It’s funny about that. It was Darol (Anger) who told me to connect these two sections with harmonic pizzicatos. It’s beautiful and very practical. While the notes are still ringing, you have time to pick up your bow and get it ready to play the arco section!
People who perform Julie-O are pushing and pulling the tempo. Do you mind that?
I used to mind it. First, I want to say that I never expected anyone to play the piece. I only wrote it out when I decided to publish it. Then I got kind of attached and wanted people to play it my way.
Watch Mark perform Julie-O as a duet with violinist Mateusz Smoczynski
There’s a cellist named Kevin Olusola who sings with the acapella vocal group, the Pentatonix. I got together with him in Los Angeles. The two of us met and played Julie-O together. That’s when I found out he didn’t really read it off the page, he learned it by ear. Part of me was “Hmmm, I don’t know” and part of me was like “Great!”.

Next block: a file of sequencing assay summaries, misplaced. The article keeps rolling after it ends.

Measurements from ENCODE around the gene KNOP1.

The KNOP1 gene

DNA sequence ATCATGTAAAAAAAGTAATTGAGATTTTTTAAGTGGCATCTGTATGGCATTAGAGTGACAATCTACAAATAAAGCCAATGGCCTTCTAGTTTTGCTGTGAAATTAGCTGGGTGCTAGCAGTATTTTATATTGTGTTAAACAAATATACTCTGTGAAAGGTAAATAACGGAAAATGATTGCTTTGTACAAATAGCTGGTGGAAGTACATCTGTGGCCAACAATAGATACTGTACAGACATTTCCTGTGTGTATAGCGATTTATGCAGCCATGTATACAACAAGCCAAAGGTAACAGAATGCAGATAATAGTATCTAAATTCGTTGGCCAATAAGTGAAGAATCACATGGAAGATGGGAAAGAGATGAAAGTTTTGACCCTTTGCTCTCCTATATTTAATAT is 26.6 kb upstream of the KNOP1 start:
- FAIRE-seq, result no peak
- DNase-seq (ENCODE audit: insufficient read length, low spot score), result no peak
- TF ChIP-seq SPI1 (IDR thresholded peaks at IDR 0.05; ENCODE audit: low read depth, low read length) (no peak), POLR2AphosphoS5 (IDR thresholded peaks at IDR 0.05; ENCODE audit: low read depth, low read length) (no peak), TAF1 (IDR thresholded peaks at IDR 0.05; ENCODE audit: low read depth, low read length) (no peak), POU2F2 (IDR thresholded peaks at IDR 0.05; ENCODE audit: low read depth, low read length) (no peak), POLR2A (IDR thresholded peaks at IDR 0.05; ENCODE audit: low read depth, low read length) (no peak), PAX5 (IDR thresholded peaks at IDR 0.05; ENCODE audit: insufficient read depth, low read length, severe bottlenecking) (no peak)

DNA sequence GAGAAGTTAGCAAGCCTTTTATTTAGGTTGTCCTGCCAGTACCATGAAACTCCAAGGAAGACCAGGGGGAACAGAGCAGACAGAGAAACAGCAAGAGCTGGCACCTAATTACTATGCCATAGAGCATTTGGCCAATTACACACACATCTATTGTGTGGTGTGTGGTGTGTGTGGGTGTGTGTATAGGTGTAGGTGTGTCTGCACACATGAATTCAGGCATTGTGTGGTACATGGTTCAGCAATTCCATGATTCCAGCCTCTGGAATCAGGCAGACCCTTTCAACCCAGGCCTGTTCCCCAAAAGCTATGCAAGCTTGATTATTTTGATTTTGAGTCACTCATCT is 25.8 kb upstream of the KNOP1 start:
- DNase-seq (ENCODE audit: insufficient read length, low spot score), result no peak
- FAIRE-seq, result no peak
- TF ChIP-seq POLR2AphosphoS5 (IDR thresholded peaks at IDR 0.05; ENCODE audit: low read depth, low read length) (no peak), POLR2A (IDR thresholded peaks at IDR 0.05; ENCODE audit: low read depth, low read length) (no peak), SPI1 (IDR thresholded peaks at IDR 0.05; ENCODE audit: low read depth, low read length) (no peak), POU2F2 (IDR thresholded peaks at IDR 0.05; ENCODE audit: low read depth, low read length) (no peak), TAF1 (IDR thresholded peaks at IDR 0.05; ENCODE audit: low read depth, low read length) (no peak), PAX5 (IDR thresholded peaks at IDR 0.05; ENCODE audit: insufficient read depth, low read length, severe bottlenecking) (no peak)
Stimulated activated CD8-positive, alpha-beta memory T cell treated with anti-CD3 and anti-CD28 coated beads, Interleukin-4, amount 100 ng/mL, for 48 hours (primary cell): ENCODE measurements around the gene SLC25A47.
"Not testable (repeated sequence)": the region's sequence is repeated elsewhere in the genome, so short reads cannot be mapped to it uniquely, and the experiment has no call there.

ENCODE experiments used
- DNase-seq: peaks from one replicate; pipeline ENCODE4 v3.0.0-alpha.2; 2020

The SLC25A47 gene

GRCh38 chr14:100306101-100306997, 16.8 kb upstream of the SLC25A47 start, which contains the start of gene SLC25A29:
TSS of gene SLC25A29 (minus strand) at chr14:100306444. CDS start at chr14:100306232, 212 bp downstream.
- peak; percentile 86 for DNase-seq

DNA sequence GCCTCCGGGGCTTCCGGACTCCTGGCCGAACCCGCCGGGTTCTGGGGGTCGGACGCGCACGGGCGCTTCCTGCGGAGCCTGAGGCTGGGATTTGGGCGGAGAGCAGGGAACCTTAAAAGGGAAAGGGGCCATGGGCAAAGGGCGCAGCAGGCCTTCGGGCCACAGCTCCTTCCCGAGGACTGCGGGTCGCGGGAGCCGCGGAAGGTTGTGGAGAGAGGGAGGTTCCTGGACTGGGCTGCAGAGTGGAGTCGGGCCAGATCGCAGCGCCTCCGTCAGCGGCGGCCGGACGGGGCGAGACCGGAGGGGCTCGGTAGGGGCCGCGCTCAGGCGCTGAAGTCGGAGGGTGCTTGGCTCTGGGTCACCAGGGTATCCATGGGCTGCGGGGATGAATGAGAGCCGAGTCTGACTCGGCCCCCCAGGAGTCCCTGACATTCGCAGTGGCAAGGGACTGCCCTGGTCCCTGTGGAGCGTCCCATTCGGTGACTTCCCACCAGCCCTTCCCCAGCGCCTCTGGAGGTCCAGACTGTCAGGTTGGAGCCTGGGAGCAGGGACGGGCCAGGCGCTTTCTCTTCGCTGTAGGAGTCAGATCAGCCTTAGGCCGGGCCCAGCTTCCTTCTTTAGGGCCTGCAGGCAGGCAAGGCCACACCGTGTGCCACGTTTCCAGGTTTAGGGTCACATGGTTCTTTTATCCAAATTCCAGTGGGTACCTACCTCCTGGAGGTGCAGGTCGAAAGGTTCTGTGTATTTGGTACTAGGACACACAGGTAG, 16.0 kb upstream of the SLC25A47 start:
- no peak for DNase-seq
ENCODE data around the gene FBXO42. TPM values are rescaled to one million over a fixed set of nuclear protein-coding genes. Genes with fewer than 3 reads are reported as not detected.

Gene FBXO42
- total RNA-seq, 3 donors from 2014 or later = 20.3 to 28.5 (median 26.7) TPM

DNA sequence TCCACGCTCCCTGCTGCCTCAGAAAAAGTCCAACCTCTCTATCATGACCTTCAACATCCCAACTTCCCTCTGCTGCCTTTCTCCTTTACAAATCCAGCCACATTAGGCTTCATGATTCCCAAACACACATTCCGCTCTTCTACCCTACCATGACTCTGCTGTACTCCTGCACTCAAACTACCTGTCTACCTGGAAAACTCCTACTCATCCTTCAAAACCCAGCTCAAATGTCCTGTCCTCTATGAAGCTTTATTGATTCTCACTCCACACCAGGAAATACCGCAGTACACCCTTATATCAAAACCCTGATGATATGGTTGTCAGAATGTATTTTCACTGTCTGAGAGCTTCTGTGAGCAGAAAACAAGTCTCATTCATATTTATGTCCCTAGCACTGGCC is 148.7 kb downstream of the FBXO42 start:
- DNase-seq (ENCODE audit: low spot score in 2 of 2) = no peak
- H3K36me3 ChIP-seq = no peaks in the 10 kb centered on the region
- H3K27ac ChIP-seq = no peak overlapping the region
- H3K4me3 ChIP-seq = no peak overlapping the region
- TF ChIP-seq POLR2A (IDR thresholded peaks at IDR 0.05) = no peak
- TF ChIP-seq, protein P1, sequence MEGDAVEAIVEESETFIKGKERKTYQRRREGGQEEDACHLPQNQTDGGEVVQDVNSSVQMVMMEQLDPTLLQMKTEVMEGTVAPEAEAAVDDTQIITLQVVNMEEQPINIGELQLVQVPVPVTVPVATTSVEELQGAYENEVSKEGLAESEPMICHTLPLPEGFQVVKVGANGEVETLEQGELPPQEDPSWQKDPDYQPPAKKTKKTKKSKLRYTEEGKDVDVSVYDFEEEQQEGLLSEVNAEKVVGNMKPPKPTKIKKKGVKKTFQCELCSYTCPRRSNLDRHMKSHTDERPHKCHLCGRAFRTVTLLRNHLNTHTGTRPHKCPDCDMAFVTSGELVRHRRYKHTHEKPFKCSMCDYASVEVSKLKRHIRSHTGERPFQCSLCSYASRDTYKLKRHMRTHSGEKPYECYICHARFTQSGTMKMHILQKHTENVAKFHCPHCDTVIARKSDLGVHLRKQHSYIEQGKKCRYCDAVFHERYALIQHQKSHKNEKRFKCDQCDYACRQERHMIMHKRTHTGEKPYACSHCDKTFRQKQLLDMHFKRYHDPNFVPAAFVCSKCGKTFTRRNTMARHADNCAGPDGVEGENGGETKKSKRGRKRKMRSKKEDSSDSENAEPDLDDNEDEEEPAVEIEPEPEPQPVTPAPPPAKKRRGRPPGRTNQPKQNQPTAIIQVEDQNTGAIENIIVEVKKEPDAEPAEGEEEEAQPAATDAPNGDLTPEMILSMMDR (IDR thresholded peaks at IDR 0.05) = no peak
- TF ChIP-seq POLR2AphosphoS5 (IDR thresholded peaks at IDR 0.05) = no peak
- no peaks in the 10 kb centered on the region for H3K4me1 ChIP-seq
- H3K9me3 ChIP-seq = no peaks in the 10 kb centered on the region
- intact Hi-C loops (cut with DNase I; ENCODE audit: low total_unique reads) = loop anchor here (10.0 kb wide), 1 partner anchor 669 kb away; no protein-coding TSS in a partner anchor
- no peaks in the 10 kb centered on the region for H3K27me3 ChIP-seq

Listen to Kevin Olusola's performance of Julie-O. The only musician who can beatbox and play cello - beautifully - at the same time.
In some ways, I like his phrasing better than that of any other cellist. Such freedom. And I am tremendously envious of his beat boxing! When I was a kid, I used to walk around trying to do that but with Kevin, there’s real technique going on. I play drums, I’m always hearing drums in my head, but Kevin’s a master.
Watch Kevin Olusola perform Sign of the Times.
While you’ve left a lot up to the performer, you've quite specifically put some semi-quavers in parentheses. Why have you done that?
That’s how I indicate ghost bowing. It’s a bowing technique intended to drive the music forward and keep the rhythm of the music in the way rhythm guitar and drums do in a band. We didn’t have either in Turtle Island, so I had to figure out a way to help keep the groove moving forward. Guitars do this by strumming, but ghost bowing does that for strings. Though, not everybody performs it that way. [Mark performs a demonstration on his cello.]
Watch Turtle Island String Quartet perform Jimi Hendrix's All Along the Watchtower.
There always seems to be a clear distinction between classical music and other genres. Can you tell us about your view?
I often think there’s a black and white distinction made between classical music and, say, jazz. But to me, it’s shades of grey. The harmonic language of jazz comes from classical music anyway.
Video still from our interview.